A couple of years ago, I felt the pull of my inner 10-year-old and bought a pack of Topps’ Allen & Ginter series baseball cards. Out of it I pulled a couple of current stars, a few rookies and a guy named Robert Scott. I’d never heard of Robert Scott. I immediately felt embarrassed.
The back of his card explained immediately that Scott had been a star in the Negro Leagues, the circuit created as a result of the exclusion of those whose skin was deemed too dark to compete in the majors. It’s the ugliest stain on the game’s history, but born out of a policy based on hatred is a rich history of some of the most entertaining baseball ever played.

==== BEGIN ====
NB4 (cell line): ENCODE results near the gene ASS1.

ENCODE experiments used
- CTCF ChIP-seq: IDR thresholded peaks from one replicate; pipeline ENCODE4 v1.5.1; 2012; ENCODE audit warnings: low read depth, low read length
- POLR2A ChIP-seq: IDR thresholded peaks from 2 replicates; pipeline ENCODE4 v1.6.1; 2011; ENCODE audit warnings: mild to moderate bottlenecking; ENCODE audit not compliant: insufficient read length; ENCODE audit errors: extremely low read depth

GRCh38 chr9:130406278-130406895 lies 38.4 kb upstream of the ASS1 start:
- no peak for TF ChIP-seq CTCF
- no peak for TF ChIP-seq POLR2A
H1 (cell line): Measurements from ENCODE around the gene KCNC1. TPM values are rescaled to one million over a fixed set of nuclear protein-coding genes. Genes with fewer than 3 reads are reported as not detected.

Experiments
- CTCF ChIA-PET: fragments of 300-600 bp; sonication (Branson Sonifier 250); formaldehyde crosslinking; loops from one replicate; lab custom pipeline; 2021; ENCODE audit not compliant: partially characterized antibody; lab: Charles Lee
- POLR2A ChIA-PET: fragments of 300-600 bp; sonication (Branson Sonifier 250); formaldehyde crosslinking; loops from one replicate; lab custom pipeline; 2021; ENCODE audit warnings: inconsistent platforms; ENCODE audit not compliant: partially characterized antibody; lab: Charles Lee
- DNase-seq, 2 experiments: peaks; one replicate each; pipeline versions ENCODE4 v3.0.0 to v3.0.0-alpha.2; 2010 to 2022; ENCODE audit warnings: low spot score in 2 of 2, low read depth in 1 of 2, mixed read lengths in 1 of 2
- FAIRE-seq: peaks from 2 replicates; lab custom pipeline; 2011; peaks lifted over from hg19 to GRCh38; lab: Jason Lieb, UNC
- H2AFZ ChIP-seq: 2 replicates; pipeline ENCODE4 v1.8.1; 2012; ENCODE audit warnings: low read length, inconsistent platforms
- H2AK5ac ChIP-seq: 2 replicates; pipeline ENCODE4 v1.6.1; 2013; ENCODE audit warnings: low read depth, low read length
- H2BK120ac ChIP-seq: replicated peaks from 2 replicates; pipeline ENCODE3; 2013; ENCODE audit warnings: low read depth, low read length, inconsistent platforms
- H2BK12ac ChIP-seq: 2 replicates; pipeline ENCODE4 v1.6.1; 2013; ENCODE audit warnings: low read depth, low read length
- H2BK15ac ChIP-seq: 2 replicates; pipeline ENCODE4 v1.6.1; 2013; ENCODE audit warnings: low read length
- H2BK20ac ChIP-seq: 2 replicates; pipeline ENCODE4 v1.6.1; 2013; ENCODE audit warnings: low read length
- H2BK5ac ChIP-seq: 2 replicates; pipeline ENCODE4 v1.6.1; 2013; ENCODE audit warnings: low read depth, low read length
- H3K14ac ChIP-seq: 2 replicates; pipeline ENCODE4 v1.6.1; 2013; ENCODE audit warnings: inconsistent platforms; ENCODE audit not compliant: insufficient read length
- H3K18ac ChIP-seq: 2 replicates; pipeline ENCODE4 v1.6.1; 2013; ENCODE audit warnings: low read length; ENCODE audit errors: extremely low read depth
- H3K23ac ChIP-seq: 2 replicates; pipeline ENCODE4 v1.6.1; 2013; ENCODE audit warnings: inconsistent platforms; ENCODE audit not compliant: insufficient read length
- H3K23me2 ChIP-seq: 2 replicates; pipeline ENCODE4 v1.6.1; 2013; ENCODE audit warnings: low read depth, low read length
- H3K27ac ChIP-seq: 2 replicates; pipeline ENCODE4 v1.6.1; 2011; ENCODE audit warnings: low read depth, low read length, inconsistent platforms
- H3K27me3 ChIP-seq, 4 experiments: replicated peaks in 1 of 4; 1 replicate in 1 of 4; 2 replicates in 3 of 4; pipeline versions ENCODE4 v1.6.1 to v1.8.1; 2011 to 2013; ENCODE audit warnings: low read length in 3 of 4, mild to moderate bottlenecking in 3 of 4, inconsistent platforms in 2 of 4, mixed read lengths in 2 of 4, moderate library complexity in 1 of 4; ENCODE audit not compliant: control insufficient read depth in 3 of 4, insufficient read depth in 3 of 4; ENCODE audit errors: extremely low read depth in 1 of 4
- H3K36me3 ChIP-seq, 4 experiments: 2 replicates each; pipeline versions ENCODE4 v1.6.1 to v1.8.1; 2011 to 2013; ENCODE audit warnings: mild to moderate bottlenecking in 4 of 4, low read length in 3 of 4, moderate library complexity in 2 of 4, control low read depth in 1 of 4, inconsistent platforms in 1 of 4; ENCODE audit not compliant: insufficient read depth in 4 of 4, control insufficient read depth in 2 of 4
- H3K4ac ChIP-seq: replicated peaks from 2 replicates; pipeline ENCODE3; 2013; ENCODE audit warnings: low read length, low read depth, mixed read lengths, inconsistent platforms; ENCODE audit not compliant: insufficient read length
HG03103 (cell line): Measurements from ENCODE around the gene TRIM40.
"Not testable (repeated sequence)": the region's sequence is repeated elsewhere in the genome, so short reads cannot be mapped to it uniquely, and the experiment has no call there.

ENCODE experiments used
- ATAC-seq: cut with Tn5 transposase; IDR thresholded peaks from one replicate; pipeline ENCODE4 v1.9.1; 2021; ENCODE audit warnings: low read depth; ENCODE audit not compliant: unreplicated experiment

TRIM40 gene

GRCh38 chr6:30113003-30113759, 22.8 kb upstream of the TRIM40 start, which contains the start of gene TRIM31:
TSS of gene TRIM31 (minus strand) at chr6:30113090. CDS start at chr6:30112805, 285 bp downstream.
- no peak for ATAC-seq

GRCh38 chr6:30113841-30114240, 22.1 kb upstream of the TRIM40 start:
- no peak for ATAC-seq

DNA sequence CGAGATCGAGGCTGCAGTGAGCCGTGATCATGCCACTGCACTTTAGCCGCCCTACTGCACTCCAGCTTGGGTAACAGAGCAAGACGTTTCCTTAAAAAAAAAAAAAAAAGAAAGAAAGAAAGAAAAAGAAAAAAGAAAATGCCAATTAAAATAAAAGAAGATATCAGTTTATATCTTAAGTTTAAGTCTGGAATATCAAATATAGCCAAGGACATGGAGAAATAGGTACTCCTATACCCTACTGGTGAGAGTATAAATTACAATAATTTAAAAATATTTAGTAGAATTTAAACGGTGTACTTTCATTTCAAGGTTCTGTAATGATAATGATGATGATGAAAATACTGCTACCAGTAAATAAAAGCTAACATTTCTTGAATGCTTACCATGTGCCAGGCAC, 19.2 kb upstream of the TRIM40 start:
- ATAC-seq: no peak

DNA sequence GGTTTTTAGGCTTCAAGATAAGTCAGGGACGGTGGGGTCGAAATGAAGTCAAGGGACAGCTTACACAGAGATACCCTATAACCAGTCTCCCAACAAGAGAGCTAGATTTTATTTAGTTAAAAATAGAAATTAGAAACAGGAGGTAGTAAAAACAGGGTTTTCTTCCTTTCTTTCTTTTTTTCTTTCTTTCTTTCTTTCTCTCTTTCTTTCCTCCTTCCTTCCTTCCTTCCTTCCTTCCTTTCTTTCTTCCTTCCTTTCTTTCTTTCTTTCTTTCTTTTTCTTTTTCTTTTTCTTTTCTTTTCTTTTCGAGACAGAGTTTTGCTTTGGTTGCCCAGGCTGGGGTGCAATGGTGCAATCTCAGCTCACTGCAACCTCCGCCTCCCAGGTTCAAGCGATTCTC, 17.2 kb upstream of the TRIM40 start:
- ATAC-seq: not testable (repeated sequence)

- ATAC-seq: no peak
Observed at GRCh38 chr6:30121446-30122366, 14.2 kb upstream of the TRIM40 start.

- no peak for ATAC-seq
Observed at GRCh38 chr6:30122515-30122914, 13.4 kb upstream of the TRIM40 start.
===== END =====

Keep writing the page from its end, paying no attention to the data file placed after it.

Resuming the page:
There were untold talents in those leagues, players who would’ve dazzled in the national spotlight, forced instead to dazzle for fans across the country, playing side lots, school fields and the occasional Major League park for amazed crowds. That story is often told through oral histories and anecdotes, best absorbed in biographies and the occasional documentary.
But the people of Baseball-Reference.com have done a wonderful thing this week. As part of their already dizzying catalog of baseball history, they’ve unveiled their Negro Leagues statistics, a database of accomplishments official league games, pulled from more than 40 years of box scores and newspaper reports. Continue reading